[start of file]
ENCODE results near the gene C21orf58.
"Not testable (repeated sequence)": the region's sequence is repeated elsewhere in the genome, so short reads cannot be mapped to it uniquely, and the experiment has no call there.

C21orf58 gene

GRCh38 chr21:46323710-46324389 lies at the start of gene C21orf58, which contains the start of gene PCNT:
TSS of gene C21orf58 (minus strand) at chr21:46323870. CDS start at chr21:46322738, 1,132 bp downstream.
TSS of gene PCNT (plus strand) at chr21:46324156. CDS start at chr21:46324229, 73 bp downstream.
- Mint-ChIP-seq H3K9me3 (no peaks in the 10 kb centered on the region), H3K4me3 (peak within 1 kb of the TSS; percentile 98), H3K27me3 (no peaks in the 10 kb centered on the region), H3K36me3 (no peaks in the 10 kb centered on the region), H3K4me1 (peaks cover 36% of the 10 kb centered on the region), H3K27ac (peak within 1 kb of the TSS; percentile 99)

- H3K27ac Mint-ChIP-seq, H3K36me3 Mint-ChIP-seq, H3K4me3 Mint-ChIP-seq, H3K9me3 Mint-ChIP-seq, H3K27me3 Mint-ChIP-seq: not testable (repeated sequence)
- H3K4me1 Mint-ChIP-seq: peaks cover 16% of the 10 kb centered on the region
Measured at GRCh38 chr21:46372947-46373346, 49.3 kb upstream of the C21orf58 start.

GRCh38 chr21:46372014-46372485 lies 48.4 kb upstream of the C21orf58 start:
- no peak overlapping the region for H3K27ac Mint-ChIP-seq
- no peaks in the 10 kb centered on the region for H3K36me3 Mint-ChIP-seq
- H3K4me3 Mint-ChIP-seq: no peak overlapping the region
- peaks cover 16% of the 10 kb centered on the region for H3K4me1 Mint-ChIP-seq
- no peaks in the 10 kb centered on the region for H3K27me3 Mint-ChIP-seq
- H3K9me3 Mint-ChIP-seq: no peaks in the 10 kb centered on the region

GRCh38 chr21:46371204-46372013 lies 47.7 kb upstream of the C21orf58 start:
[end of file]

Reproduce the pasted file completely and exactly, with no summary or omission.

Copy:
ENCODE results near the gene C21orf58.
"Not testable (repeated sequence)": the region's sequence is repeated elsewhere in the genome, so short reads cannot be mapped to it uniquely, and the experiment has no call there.

C21orf58 gene

GRCh38 chr21:46323710-46324389 lies at the start of gene C21orf58, which contains the start of gene PCNT:
TSS of gene C21orf58 (minus strand) at chr21:46323870. CDS start at chr21:46322738, 1,132 bp downstream.
TSS of gene PCNT (plus strand) at chr21:46324156. CDS start at chr21:46324229, 73 bp downstream.
- Mint-ChIP-seq H3K9me3 (no peaks in the 10 kb centered on the region), H3K4me3 (peak within 1 kb of the TSS; percentile 98), H3K27me3 (no peaks in the 10 kb centered on the region), H3K36me3 (no peaks in the 10 kb centered on the region), H3K4me1 (peaks cover 36% of the 10 kb centered on the region), H3K27ac (peak within 1 kb of the TSS; percentile 99)

- H3K27ac Mint-ChIP-seq, H3K36me3 Mint-ChIP-seq, H3K4me3 Mint-ChIP-seq, H3K9me3 Mint-ChIP-seq, H3K27me3 Mint-ChIP-seq: not testable (repeated sequence)
- H3K4me1 Mint-ChIP-seq: peaks cover 16% of the 10 kb centered on the region
Measured at GRCh38 chr21:46372947-46373346, 49.3 kb upstream of the C21orf58 start.

GRCh38 chr21:46372014-46372485 lies 48.4 kb upstream of the C21orf58 start:
- no peak overlapping the region for H3K27ac Mint-ChIP-seq
- no peaks in the 10 kb centered on the region for H3K36me3 Mint-ChIP-seq
- H3K4me3 Mint-ChIP-seq: no peak overlapping the region
- peaks cover 16% of the 10 kb centered on the region for H3K4me1 Mint-ChIP-seq
- no peaks in the 10 kb centered on the region for H3K27me3 Mint-ChIP-seq
- H3K9me3 Mint-ChIP-seq: no peaks in the 10 kb centered on the region

GRCh38 chr21:46371204-46372013 lies 47.7 kb upstream of the C21orf58 start: